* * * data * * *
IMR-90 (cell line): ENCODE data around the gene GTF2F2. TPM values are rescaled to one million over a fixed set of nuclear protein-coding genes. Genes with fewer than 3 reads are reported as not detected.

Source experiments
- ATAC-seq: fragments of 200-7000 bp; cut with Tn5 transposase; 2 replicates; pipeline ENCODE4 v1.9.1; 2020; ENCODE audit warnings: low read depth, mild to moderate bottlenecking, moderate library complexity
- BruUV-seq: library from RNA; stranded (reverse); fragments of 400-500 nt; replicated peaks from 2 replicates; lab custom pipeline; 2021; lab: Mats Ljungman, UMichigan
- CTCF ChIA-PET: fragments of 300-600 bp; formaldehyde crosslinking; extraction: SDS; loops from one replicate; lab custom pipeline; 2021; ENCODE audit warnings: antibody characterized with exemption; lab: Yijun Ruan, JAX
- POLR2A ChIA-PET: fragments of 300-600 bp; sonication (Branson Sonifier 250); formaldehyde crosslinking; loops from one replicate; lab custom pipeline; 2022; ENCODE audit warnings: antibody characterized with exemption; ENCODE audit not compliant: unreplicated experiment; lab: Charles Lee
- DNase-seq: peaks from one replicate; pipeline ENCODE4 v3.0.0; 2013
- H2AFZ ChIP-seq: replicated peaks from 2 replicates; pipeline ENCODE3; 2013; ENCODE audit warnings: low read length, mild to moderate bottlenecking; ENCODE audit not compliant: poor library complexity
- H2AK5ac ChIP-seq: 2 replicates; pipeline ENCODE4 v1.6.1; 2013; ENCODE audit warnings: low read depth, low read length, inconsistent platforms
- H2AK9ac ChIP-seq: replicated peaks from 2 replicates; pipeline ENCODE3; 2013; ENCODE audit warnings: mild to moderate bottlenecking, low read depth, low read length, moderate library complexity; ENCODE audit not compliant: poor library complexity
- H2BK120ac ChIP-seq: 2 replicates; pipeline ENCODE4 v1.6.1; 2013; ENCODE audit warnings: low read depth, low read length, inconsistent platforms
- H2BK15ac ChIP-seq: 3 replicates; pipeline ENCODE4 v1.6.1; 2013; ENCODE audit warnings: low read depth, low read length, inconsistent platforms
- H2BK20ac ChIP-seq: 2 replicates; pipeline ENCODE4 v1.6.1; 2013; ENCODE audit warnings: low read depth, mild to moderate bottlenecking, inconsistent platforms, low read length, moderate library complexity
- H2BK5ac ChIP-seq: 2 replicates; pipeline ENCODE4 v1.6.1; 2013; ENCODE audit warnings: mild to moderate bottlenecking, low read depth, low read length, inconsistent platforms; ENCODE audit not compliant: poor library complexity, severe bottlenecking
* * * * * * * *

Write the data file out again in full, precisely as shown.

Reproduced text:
IMR-90 (cell line): ENCODE data around the gene GTF2F2. TPM values are rescaled to one million over a fixed set of nuclear protein-coding genes. Genes with fewer than 3 reads are reported as not detected.

Source experiments
- ATAC-seq: fragments of 200-7000 bp; cut with Tn5 transposase; 2 replicates; pipeline ENCODE4 v1.9.1; 2020; ENCODE audit warnings: low read depth, mild to moderate bottlenecking, moderate library complexity
- BruUV-seq: library from RNA; stranded (reverse); fragments of 400-500 nt; replicated peaks from 2 replicates; lab custom pipeline; 2021; lab: Mats Ljungman, UMichigan
- CTCF ChIA-PET: fragments of 300-600 bp; formaldehyde crosslinking; extraction: SDS; loops from one replicate; lab custom pipeline; 2021; ENCODE audit warnings: antibody characterized with exemption; lab: Yijun Ruan, JAX
- POLR2A ChIA-PET: fragments of 300-600 bp; sonication (Branson Sonifier 250); formaldehyde crosslinking; loops from one replicate; lab custom pipeline; 2022; ENCODE audit warnings: antibody characterized with exemption; ENCODE audit not compliant: unreplicated experiment; lab: Charles Lee
- DNase-seq: peaks from one replicate; pipeline ENCODE4 v3.0.0; 2013
- H2AFZ ChIP-seq: replicated peaks from 2 replicates; pipeline ENCODE3; 2013; ENCODE audit warnings: low read length, mild to moderate bottlenecking; ENCODE audit not compliant: poor library complexity
- H2AK5ac ChIP-seq: 2 replicates; pipeline ENCODE4 v1.6.1; 2013; ENCODE audit warnings: low read depth, low read length, inconsistent platforms
- H2AK9ac ChIP-seq: replicated peaks from 2 replicates; pipeline ENCODE3; 2013; ENCODE audit warnings: mild to moderate bottlenecking, low read depth, low read length, moderate library complexity; ENCODE audit not compliant: poor library complexity
- H2BK120ac ChIP-seq: 2 replicates; pipeline ENCODE4 v1.6.1; 2013; ENCODE audit warnings: low read depth, low read length, inconsistent platforms
- H2BK15ac ChIP-seq: 3 replicates; pipeline ENCODE4 v1.6.1; 2013; ENCODE audit warnings: low read depth, low read length, inconsistent platforms
- H2BK20ac ChIP-seq: 2 replicates; pipeline ENCODE4 v1.6.1; 2013; ENCODE audit warnings: low read depth, mild to moderate bottlenecking, inconsistent platforms, low read length, moderate library complexity
- H2BK5ac ChIP-seq: 2 replicates; pipeline ENCODE4 v1.6.1; 2013; ENCODE audit warnings: mild to moderate bottlenecking, low read depth, low read length, inconsistent platforms; ENCODE audit not compliant: poor library complexity, severe bottlenecking